Procedures such as ‘soil solarization’ – mulching soil and then leaving it in the sun under clear plastic during the hot season – were also practised in an attempt to use heat to kill pests. The idea was that if the demonstration succeeded, smaller farmers could replicate the improvements.
Ethiopian government and research institutions were invited to be part of the process. News of the pilot programme started to spread. The Ethiopian Coffee and Tea Development and Marketing Authority (ECTDMA), Ethiopia’s nodal agency for spices, contacted SITA’s national coordinator in Ethiopia to express appreciation for the initiative and offered to convene a national workshop to develop a work-plan for ginger rehabilitation. This represented a significant step forward for ginger farmers, who had been suffering for lack of a coherent plan to tackle the bacterial wilt problem.
The workshop was held in April 2016, hosted jointly by ECTDMA and ITC. The gathering brought together a wide cross-section of stakeholders from Ethiopia’s spices industry, including the state minister for agriculture. It led to the development of a 30-month ginger rehabilitation plan funded entirely through national resources. In parallel, with ginger now firmly on the policy radar, other donors pooled resources to invest in revising the sector. Consequently, numerous workshops were organized across the country and additional approaches were tested, such as intercropping with turmeric and planting lab-grown ginger. Farmers described the concerted efforts to tackle bacterial wilt as a ray of hope they had not seen for years.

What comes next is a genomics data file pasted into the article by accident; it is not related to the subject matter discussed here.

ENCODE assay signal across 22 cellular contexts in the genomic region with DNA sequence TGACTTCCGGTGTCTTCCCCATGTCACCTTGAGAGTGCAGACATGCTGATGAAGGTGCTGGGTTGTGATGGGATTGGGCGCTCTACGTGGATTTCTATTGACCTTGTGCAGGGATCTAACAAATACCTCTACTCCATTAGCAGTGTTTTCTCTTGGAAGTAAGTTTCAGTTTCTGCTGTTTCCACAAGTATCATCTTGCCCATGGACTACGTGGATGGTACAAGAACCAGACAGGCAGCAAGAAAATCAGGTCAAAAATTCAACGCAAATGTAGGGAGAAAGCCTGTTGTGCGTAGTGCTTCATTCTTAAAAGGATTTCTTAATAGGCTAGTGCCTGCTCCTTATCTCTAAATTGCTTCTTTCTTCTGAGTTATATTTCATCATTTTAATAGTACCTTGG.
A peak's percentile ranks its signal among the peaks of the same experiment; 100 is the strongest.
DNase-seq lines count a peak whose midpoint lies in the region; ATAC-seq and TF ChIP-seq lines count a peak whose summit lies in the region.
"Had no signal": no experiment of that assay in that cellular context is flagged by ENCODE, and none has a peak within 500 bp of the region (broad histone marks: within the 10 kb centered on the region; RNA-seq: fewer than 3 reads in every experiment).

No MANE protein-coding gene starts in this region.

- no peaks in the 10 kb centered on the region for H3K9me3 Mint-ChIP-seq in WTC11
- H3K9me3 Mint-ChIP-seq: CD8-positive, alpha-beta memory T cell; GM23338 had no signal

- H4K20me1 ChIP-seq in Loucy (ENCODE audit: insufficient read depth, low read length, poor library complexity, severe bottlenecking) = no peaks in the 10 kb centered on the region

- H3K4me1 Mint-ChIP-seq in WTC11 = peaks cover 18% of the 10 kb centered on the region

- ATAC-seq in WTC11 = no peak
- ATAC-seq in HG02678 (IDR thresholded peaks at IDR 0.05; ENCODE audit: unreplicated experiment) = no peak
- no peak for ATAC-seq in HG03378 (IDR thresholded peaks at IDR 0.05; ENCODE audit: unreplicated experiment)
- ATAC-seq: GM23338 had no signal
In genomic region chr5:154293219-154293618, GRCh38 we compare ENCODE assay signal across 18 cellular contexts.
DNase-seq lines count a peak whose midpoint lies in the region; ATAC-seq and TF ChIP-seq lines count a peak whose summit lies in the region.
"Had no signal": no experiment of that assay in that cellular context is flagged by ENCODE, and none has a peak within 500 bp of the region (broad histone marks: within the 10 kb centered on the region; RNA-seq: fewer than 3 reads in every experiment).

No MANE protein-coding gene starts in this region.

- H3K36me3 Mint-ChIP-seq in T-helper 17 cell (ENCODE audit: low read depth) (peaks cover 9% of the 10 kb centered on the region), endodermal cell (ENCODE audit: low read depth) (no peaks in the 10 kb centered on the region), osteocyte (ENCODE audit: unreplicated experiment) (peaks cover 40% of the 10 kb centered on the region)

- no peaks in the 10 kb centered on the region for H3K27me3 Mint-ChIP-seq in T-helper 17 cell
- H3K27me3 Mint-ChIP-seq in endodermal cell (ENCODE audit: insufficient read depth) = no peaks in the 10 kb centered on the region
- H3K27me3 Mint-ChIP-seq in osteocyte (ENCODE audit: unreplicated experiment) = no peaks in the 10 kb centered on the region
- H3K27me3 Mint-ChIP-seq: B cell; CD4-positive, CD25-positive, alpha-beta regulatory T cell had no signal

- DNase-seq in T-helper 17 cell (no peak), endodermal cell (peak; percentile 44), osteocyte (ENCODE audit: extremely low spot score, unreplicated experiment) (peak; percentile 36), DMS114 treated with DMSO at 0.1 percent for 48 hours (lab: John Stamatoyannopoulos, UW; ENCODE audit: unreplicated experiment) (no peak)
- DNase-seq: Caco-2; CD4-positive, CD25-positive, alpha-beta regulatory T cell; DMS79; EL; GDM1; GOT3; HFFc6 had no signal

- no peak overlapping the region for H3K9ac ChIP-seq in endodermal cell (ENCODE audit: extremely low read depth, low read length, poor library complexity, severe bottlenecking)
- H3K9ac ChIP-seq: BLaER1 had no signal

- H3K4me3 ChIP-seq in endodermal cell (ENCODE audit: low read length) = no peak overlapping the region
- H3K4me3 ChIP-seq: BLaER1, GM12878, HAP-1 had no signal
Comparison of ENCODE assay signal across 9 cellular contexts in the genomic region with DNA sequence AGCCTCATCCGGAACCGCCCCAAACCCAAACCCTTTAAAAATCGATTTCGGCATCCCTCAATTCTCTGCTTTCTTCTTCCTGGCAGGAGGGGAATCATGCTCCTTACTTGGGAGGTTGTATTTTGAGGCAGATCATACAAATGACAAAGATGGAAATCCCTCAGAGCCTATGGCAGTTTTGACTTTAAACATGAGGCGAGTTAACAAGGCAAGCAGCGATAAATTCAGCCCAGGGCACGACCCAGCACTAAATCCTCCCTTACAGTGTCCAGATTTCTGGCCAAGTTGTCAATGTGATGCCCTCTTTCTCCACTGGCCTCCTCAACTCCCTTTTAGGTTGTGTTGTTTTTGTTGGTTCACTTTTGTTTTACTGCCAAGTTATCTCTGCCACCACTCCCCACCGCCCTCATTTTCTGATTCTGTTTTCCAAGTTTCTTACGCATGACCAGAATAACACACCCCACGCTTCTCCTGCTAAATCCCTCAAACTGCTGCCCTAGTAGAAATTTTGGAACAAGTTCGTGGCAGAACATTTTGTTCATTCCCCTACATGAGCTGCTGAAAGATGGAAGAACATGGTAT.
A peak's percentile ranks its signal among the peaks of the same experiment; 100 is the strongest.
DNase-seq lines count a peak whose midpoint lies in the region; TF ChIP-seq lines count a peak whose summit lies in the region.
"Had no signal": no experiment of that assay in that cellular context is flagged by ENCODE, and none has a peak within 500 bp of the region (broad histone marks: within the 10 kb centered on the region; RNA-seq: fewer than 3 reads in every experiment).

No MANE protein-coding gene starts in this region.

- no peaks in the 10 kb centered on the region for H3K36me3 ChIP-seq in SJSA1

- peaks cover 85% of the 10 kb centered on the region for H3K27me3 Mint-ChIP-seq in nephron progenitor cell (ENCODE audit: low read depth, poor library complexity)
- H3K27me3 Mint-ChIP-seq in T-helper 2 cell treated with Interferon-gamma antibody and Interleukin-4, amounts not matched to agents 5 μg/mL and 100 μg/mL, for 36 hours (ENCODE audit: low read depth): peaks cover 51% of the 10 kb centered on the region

Meanwhile, the ITC team closely monitored the ginger project. The demonstration farm sent crop pictures fortnightly to George to seek his advice. Despite the interventions and the surveillance, however, the crop due for harvest in December failed. The package of practices that worked in India did not produce successful results in Ethiopia.
Yet when the SITA team carried out an objective assessment of the interventions, it became clear that farmers in the country’s Southern Nations, Nationalities, and Peoples’ Region were receiving far more support than before the pilot programme had started. Though it is too soon to know whether these alternative approaches to combating ginger wilt will fare any better, results should become visible in 2018.
From SITA’s point of view, the team managed to generate goodwill and to expand its clientele. The SITA team will thus continue to allocate a part of its resources to promising high-risk, high-impact pilots. Such investments will happen within a clear framework: there must be a compelling case for intervention and both public and private-sector partners must be committed, with ‘skin in the game,’ to seeing the initiative through. One such example is the recent introduction of new hybrid chili varieties in Rwanda with an eye to exporting to India and other markets.
Development assistance provides a unique opportunity to invest in projects where market risks might dissuade private investors even though the potential social and economic returns are high. When such projects merit strong support, fear of failure should not discourage us from pursuing them. At ITC we are committed to doing so. While we may not always succeed, we learn from our disappointments.